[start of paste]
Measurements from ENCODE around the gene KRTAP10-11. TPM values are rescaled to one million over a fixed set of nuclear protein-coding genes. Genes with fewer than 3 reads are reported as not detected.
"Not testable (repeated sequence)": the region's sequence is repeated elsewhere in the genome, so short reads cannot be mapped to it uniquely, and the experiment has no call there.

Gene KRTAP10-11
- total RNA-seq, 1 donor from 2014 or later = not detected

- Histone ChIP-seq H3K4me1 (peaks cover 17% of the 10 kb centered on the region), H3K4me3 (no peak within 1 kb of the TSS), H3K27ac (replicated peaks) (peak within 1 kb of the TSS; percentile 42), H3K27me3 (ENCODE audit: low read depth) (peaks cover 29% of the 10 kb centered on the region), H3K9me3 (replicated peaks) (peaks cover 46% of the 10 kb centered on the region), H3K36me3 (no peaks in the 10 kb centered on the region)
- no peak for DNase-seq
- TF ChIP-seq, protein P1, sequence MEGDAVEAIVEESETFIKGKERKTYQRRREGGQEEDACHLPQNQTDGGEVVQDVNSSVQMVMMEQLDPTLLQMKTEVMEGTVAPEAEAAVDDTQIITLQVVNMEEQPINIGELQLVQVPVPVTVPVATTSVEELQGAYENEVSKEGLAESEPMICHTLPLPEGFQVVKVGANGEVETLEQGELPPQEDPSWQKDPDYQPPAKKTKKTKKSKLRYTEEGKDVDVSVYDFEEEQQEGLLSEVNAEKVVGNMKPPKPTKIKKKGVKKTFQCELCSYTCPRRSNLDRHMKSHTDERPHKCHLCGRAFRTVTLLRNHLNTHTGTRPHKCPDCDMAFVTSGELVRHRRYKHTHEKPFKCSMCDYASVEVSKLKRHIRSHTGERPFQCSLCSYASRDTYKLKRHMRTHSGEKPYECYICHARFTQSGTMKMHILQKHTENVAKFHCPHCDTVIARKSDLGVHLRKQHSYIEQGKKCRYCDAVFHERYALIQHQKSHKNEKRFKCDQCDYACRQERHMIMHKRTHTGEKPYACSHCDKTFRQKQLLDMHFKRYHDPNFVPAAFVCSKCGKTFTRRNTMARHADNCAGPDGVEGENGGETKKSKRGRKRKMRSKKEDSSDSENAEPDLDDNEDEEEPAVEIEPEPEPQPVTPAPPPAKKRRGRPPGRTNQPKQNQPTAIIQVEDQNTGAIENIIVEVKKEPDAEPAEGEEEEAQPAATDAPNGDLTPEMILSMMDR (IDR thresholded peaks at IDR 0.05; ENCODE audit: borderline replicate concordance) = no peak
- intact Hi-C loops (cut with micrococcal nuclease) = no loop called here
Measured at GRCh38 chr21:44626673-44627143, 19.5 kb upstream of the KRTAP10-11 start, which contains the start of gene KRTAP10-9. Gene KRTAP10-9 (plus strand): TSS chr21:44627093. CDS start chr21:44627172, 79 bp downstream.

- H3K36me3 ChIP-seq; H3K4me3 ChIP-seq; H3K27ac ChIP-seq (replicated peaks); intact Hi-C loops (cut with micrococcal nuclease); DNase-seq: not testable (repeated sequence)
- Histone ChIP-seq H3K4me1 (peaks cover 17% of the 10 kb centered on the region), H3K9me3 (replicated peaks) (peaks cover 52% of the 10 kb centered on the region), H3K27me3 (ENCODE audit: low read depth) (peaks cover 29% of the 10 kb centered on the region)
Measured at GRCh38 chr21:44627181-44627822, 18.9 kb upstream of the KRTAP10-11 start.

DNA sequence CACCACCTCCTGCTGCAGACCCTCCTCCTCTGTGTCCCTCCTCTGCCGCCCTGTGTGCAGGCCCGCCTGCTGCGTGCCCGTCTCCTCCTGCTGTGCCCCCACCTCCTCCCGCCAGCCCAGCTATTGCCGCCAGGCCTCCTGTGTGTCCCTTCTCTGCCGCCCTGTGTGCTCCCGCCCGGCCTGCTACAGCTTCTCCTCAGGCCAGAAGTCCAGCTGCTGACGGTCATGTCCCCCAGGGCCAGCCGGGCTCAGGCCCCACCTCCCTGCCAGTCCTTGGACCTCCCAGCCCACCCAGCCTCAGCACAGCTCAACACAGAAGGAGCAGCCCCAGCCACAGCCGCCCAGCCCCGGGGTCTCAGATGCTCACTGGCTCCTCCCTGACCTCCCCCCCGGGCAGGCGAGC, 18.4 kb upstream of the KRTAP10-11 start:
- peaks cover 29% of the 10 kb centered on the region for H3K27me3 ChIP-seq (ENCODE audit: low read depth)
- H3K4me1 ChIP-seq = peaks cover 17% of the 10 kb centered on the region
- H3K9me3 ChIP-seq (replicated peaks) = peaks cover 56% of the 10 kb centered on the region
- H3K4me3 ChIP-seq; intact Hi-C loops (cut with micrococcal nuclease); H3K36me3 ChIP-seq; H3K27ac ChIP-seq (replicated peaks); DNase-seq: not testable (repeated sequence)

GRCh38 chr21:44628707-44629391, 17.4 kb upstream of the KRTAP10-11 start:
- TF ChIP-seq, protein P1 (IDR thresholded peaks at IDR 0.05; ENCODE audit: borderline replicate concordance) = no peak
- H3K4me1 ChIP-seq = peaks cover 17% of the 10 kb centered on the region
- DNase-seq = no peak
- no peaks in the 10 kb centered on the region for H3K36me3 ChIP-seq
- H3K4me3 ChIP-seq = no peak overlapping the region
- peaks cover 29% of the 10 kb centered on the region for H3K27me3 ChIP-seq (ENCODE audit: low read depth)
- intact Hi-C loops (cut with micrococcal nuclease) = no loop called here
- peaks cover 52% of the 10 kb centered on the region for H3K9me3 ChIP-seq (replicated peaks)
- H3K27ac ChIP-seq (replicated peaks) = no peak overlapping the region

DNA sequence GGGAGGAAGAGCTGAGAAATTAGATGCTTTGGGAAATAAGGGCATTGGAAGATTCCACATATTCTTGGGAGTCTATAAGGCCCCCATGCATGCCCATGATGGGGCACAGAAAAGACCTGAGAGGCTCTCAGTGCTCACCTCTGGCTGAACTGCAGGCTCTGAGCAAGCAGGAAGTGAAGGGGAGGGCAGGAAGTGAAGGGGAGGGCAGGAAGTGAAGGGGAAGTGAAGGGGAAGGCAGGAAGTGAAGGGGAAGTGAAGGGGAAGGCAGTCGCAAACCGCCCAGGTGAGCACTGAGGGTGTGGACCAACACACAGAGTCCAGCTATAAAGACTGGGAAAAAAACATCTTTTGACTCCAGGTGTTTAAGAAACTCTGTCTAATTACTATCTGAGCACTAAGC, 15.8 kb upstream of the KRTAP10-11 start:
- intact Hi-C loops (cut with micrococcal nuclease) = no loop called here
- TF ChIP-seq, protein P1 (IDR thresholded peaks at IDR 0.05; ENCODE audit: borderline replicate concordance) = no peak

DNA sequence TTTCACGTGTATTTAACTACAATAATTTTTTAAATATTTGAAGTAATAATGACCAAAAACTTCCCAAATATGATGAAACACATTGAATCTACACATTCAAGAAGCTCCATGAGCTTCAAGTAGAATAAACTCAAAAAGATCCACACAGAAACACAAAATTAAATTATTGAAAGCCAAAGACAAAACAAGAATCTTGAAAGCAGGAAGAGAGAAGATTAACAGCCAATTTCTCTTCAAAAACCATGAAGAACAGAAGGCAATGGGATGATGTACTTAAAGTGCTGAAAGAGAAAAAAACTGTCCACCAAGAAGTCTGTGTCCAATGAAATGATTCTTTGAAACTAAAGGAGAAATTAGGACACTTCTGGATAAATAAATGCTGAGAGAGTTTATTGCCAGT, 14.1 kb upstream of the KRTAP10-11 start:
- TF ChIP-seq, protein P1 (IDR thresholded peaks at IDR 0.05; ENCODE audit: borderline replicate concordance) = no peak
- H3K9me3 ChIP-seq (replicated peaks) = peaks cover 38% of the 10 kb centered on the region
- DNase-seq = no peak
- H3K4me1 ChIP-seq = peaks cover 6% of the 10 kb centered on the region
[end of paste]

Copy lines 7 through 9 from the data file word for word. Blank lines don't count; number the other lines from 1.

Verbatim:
- TF ChIP-seq, protein P1, sequence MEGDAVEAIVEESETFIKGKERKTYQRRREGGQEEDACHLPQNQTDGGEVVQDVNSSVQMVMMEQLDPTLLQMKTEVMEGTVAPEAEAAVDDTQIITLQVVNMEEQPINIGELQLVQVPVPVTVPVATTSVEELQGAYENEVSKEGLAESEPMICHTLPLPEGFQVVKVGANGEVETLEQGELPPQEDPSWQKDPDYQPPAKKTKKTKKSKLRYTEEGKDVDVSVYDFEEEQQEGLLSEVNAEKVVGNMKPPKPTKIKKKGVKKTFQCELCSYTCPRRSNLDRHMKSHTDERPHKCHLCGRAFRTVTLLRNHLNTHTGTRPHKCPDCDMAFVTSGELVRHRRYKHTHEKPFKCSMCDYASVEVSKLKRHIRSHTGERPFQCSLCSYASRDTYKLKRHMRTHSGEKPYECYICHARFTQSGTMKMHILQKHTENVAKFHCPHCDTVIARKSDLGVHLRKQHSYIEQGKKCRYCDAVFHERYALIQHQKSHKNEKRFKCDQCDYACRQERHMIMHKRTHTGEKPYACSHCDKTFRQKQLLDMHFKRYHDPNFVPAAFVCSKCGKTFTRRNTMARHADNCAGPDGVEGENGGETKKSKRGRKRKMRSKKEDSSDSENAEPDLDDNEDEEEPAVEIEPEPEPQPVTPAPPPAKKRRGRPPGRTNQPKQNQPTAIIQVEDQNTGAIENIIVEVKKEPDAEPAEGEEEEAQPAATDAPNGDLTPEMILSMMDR (IDR thresholded peaks at IDR 0.05; ENCODE audit: borderline replicate concordance) = no peak
- intact Hi-C loops (cut with micrococcal nuclease) = no loop called here
Measured at GRCh38 chr21:44626673-44627143, 19.5 kb upstream of the KRTAP10-11 start, which contains the start of gene KRTAP10-9. Gene KRTAP10-9 (plus strand): TSS chr21:44627093. CDS start chr21:44627172, 79 bp downstream.